Caltrans fined $20,000 for violations
The California Department of Transportation was fined $20,000 last week for water quality violations from construction and repair work on Interstate 80 between Truckee and Floriston last summer.
The violations resulted from sediment-laden runoff that made its way to the Truckee river after storms on July 10 and Sept. 12 of last year.
The Lahontan Regional Water Quality Control Board imposed the fines after upholding two of five complaints recommended to the board by LRWQCB executive officer Harold Singer.
In all, Caltrans faced $50,000 in fines for five water-quality violations and unauthorized discharges of turbid water into the Truckee River.
Each complaint carried with it a maximum $10,000 fine.
The fines were handed down during the board’s Jan. 9-10 meeting in South Lake Tahoe.
But while the board is holding Caltrans responsible, the violations resulted from work performed for Caltrans by contractors, said Caltrans officials.
Caltrans has yet to decide if they will pass any fines levied against them on to the contractors, said resident engineer Kirk Carrington.
Carrington said Caltrans has worked with the contractors and the water board over the past five months to prevent further violations.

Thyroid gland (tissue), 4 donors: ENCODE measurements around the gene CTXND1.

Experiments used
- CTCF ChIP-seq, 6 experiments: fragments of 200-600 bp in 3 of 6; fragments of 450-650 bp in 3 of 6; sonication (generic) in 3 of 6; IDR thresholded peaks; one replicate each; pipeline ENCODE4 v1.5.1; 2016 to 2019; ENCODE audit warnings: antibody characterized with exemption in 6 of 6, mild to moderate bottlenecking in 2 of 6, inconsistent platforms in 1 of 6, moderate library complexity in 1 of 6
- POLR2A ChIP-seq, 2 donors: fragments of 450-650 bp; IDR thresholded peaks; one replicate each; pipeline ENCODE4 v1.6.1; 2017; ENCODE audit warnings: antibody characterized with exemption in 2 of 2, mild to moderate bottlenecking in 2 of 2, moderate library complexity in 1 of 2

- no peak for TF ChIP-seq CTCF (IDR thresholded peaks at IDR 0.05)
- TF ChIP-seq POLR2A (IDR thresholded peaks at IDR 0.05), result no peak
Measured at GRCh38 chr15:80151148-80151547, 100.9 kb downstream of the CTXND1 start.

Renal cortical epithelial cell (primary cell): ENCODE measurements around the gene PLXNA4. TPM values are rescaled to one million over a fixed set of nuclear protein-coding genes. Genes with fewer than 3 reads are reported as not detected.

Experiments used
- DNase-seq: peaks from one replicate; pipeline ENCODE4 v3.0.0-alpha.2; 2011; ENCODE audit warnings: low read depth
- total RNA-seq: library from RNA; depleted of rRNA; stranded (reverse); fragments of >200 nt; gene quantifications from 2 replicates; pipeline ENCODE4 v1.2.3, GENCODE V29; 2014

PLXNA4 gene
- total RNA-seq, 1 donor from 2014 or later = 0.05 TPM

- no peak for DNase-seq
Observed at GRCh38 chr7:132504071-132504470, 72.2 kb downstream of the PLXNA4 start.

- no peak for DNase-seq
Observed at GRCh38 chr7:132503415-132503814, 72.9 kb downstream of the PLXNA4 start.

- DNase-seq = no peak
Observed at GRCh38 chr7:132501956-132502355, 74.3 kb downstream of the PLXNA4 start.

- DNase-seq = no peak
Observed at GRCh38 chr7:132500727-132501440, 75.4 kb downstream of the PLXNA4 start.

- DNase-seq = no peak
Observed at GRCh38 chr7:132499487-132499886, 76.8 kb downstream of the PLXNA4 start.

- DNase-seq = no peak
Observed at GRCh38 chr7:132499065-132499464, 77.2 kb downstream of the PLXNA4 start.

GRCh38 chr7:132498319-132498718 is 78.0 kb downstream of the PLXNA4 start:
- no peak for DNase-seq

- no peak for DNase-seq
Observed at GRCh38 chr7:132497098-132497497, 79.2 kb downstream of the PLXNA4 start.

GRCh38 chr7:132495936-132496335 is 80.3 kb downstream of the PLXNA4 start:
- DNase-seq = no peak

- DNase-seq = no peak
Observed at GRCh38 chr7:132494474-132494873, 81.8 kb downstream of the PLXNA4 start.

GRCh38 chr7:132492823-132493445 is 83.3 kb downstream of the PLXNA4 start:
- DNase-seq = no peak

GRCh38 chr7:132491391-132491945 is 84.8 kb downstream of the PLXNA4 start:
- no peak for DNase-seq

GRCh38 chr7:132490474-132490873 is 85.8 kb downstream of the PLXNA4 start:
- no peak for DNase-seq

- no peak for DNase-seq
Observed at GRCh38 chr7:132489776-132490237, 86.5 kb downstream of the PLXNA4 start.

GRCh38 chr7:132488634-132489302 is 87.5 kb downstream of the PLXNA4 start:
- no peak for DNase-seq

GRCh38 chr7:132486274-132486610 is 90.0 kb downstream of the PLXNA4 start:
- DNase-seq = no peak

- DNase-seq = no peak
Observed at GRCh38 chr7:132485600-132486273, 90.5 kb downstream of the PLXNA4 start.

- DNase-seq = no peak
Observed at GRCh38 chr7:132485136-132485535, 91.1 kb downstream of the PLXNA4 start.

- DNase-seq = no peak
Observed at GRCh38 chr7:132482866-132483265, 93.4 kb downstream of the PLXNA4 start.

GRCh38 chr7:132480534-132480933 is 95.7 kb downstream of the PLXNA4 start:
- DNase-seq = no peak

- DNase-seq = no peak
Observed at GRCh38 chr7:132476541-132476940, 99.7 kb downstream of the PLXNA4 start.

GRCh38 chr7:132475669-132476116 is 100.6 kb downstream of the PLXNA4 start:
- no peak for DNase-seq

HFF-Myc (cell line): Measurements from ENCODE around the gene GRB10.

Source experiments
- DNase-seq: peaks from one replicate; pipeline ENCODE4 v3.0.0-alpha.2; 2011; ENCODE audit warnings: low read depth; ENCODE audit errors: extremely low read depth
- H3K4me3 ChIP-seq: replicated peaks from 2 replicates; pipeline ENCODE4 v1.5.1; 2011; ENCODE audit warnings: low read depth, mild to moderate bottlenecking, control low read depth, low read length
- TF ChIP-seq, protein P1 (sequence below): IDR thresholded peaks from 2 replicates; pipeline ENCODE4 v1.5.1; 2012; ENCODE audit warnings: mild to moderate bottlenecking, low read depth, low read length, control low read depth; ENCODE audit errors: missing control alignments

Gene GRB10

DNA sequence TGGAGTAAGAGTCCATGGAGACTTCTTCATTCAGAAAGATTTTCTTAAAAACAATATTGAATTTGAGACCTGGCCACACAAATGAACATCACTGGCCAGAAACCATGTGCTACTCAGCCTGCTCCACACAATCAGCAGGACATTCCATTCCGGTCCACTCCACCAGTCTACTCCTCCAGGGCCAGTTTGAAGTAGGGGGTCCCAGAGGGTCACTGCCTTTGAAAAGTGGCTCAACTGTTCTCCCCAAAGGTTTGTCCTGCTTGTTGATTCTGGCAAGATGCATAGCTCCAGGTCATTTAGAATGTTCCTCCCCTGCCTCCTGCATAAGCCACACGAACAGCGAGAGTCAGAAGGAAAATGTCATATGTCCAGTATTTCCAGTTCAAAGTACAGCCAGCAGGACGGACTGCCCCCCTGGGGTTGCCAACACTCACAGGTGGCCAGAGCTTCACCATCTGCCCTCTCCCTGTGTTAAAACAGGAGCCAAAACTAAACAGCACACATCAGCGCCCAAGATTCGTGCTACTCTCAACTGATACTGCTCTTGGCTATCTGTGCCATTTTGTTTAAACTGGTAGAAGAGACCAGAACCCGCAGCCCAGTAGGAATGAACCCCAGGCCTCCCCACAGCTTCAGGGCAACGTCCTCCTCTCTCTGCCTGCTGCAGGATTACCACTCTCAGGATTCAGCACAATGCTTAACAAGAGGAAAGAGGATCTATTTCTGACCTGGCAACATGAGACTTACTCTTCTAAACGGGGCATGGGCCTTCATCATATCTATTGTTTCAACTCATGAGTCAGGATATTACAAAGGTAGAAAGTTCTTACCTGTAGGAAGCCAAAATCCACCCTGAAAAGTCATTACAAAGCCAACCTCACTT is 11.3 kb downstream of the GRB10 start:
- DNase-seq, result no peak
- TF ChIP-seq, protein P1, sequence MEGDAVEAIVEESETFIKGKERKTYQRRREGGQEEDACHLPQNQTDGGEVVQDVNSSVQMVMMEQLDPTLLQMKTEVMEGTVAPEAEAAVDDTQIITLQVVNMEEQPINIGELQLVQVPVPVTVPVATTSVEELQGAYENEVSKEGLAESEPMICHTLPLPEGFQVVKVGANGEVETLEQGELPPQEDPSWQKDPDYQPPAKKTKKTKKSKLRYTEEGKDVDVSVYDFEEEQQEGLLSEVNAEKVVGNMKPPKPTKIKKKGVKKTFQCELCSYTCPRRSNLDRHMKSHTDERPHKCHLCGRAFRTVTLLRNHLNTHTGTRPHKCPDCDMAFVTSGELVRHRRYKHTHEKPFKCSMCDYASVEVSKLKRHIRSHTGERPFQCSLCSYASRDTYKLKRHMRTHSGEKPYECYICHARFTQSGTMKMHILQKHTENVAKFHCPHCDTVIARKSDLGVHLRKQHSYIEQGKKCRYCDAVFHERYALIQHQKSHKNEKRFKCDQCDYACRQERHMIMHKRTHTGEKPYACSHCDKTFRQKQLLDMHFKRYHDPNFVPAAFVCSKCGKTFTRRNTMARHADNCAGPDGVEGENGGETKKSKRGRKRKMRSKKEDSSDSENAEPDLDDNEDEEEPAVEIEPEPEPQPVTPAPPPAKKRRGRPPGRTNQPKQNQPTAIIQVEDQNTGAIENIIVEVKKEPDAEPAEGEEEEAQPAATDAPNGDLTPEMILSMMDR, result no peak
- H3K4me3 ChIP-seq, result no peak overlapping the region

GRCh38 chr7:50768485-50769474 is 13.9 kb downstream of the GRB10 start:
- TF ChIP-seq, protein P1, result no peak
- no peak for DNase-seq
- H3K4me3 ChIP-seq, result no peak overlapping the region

“We try to keep these things to a minimum. Unfortunately, some of these things will happen from time to time,” Carrington said. “The entire job parallels the river, and we have five crossings [of the river] we are working on.”
Last week, the board dismissed one complaint that resulted from workers washing off drilling equipment over the river.
“There was some discrepancy between what was observed by the Caltrans field inspector and what was observed by workers from [the drilling company],” said Eric Taxer, a water quality specialist with LRWQCB.
Taxer said his agency withdrew a fourth complaint involving the runoff from holding ponds that contained water from drilling.
“After additional consideration, we decided [the company] had implemented everything they reasonably could have to prevent additional runoff,” he said.
The board deferred ruling on the fifth complaint until their March 13 meeting.
On Tuesday, Nevada County Department of Environmental Health reported a separate “spill or release” that occurred on Jan. 2 at a Caltrans site.
Nevada County Environmental Health described the incident in a release as a “possible haz mat spill at the Floriston Bridge,” that included a “petro-looking sheen on water coming out of soil.”
Subsequent water samples indicated diesel and oil contamination in the water.